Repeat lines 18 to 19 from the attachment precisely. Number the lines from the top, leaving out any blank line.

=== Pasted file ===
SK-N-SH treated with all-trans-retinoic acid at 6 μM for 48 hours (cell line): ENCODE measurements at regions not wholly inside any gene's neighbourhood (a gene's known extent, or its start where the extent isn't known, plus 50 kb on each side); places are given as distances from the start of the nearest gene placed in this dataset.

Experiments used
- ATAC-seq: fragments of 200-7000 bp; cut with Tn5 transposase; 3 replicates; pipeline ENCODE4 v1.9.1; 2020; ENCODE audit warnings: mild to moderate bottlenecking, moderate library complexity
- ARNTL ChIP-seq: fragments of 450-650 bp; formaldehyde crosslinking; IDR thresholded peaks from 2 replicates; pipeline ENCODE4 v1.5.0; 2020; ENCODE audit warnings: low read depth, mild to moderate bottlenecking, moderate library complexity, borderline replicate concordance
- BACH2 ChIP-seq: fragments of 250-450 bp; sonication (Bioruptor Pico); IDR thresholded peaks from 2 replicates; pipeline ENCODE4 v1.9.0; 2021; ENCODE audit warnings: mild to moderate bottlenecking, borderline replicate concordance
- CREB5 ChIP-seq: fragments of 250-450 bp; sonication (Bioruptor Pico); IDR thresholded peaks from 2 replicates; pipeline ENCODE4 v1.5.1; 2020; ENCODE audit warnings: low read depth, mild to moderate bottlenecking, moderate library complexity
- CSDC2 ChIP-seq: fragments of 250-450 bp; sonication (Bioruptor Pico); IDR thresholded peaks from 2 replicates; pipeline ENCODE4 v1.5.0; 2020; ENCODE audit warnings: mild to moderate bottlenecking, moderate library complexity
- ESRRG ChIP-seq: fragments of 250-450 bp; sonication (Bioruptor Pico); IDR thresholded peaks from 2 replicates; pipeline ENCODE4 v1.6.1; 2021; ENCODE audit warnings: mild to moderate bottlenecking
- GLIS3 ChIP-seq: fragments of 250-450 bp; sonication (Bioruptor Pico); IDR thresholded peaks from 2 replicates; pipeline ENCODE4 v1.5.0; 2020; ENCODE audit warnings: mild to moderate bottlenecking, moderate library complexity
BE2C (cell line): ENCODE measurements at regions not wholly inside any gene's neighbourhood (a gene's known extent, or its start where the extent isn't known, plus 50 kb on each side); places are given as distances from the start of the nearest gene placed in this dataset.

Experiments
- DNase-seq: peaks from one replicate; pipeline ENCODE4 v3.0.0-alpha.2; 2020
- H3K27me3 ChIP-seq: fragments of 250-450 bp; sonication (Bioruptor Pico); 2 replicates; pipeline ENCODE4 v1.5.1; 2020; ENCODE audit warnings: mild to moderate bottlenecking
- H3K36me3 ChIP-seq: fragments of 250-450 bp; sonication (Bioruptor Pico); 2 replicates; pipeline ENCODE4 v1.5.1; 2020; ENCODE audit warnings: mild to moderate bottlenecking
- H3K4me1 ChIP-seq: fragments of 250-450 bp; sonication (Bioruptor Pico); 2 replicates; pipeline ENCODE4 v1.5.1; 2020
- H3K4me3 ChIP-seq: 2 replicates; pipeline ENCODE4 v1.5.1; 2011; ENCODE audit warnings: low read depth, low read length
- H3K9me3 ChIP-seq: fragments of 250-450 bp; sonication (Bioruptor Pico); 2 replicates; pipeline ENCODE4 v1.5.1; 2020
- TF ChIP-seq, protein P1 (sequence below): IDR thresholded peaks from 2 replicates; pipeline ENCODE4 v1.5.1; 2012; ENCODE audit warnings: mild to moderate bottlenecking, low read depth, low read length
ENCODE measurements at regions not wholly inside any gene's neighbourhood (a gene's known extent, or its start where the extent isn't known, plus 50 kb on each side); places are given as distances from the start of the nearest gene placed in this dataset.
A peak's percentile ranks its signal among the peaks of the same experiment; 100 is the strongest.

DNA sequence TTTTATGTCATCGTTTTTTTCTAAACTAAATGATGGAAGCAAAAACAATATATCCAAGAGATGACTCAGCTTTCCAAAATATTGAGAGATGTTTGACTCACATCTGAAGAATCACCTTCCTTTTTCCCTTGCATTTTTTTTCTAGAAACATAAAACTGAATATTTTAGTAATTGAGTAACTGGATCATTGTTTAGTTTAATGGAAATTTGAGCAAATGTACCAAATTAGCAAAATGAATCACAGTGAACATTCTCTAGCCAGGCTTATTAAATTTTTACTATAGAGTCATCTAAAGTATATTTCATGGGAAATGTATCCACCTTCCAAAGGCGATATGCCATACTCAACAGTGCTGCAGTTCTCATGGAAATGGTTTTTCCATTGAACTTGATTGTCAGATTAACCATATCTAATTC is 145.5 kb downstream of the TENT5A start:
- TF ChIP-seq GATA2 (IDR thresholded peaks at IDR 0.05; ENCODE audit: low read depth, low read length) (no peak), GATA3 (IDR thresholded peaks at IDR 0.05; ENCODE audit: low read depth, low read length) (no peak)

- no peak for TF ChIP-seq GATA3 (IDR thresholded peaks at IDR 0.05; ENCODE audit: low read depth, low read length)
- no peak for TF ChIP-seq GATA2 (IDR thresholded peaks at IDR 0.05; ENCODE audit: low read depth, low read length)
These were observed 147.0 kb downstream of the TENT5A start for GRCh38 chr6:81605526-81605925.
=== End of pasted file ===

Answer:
- TF ChIP-seq, protein P1 (sequence below): IDR thresholded peaks from 2 replicates; pipeline ENCODE4 v1.5.1; 2012; ENCODE audit warnings: mild to moderate bottlenecking, low read depth, low read length
ENCODE measurements at regions not wholly inside any gene's neighbourhood (a gene's known extent, or its start where the extent isn't known, plus 50 kb on each side); places are given as distances from the start of the nearest gene placed in this dataset.